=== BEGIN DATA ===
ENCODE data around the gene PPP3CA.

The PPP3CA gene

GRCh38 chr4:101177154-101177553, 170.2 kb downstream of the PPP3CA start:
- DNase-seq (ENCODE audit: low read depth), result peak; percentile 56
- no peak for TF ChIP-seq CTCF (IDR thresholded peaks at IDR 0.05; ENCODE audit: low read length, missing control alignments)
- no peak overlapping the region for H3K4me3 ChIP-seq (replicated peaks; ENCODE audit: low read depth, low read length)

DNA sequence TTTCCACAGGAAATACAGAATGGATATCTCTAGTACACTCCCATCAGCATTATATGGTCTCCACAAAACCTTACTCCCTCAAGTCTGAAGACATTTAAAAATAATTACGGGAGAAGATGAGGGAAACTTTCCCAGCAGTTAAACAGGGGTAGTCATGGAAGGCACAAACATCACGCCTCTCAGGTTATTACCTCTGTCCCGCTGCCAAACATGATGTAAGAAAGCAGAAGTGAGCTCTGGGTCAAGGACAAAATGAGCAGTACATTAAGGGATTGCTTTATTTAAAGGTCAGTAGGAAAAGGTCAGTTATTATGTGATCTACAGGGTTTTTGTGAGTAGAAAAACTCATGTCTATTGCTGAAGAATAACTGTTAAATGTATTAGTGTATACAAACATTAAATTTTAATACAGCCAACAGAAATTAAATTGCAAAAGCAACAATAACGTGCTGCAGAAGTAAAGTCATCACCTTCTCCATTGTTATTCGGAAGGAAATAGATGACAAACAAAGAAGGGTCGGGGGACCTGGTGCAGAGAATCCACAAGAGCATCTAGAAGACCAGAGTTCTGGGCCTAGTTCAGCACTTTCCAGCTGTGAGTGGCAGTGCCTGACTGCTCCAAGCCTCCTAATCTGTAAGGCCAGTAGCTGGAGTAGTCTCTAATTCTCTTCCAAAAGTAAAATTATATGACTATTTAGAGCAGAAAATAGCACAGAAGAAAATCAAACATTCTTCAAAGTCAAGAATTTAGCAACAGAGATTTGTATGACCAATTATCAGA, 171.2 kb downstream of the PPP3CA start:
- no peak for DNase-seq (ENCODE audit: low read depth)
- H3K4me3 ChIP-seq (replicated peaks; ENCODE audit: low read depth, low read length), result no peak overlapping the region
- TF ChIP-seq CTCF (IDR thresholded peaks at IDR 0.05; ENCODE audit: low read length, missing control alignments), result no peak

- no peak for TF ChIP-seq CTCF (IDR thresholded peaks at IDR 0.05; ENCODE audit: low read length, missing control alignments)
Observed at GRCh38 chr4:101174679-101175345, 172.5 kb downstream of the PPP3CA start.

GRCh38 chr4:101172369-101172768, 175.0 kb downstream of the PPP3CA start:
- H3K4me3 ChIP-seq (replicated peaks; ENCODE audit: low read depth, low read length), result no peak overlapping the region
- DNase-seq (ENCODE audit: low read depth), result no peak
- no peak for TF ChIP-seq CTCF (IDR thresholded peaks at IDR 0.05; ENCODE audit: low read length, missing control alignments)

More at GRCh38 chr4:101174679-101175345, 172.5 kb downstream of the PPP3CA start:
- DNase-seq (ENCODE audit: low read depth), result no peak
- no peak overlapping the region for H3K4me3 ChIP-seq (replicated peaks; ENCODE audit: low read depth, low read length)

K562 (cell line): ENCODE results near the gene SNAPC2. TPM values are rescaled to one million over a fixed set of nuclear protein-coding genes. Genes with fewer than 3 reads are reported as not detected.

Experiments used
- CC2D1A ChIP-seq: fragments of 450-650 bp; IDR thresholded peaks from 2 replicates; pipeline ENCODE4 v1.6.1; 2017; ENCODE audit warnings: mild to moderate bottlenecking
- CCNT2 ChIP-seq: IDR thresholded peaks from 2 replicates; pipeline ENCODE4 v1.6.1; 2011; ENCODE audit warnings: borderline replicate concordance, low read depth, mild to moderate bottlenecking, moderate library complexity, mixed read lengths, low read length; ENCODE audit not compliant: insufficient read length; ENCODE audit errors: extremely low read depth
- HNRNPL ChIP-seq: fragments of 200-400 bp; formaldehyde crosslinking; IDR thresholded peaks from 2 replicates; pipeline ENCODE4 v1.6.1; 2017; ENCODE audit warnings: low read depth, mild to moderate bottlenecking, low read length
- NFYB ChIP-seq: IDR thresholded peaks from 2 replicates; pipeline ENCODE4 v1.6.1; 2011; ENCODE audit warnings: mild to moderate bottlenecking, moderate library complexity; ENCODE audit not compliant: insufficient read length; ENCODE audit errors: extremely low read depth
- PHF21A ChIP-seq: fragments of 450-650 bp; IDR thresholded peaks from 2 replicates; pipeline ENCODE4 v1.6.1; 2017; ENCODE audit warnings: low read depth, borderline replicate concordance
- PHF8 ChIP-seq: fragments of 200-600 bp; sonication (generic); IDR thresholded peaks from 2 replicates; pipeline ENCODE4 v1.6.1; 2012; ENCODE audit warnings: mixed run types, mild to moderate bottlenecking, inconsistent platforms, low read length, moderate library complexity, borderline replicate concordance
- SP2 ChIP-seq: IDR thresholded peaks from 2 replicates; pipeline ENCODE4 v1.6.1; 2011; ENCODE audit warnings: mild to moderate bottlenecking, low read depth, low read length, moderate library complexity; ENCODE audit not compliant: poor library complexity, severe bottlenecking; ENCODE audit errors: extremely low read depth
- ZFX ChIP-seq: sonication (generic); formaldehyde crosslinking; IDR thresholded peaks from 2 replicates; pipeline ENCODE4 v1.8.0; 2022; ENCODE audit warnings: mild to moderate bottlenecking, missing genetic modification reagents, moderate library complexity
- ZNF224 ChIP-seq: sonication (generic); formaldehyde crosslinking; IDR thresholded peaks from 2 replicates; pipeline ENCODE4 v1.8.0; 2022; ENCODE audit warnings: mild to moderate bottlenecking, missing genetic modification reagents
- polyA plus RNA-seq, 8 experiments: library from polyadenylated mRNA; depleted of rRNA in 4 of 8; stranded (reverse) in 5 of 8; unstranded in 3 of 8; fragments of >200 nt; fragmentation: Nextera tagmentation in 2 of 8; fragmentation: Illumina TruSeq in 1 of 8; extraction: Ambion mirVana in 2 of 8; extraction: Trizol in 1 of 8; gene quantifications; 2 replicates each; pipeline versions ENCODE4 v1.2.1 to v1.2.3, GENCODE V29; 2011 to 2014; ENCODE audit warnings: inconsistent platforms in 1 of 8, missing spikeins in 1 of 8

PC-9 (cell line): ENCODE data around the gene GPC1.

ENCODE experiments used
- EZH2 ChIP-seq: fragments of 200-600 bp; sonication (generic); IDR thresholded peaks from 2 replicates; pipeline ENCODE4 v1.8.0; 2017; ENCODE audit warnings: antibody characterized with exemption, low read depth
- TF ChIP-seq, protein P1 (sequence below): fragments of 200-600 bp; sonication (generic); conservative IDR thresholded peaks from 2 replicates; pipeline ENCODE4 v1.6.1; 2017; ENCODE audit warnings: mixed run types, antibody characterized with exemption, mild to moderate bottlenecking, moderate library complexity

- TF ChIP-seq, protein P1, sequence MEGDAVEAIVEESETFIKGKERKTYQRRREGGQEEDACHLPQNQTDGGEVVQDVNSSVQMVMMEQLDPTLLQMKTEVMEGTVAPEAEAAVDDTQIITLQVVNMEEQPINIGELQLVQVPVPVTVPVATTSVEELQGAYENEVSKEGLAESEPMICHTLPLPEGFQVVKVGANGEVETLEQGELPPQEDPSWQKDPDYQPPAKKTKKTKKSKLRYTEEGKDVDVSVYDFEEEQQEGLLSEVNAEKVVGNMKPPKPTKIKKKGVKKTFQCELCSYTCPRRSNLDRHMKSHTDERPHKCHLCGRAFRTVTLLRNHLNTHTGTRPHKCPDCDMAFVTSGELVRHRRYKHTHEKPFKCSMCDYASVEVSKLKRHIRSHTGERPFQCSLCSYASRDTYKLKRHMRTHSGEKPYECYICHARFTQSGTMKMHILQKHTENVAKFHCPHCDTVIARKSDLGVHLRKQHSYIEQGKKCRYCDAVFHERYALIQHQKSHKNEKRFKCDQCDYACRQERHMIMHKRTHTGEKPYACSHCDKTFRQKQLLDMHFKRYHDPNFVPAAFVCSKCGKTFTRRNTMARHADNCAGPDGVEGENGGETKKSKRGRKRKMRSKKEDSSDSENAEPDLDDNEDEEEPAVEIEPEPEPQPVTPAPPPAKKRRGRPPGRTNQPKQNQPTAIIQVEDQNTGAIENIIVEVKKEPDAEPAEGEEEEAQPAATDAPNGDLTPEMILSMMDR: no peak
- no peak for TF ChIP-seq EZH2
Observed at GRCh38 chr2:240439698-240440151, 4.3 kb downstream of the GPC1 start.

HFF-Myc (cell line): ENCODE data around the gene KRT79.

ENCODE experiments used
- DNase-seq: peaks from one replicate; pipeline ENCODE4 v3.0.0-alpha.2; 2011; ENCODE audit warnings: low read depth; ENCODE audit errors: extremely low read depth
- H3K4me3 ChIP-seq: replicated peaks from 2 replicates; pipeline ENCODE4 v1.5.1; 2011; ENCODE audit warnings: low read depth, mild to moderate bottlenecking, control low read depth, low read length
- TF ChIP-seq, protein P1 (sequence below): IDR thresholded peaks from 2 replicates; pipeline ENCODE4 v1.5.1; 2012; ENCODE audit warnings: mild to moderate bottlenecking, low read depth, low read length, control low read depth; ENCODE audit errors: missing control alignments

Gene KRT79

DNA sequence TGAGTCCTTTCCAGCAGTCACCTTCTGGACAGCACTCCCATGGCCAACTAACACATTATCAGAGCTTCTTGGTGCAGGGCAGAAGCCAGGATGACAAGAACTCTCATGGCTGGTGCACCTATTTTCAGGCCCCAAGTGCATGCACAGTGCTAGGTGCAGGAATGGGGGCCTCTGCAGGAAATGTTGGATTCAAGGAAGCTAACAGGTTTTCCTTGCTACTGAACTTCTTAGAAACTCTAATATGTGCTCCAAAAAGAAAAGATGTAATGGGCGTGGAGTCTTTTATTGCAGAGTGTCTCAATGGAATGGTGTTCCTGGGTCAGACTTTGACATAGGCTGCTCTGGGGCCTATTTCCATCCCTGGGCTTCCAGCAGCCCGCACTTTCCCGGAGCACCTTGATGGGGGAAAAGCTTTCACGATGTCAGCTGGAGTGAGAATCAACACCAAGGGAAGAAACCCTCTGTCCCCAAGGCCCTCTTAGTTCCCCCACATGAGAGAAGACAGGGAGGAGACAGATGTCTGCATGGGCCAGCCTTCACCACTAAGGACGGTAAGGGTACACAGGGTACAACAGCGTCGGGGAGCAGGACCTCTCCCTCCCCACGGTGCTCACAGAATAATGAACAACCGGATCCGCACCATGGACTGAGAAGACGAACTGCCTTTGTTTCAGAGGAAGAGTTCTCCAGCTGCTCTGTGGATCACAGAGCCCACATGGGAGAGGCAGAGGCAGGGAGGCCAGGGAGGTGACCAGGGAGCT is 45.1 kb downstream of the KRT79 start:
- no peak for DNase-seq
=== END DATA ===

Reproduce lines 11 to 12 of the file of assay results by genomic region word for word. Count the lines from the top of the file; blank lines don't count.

- no peak for TF ChIP-seq CTCF (IDR thresholded peaks at IDR 0.05; ENCODE audit: low read length, missing control alignments)
Observed at GRCh38 chr4:101174679-101175345, 172.5 kb downstream of the PPP3CA start.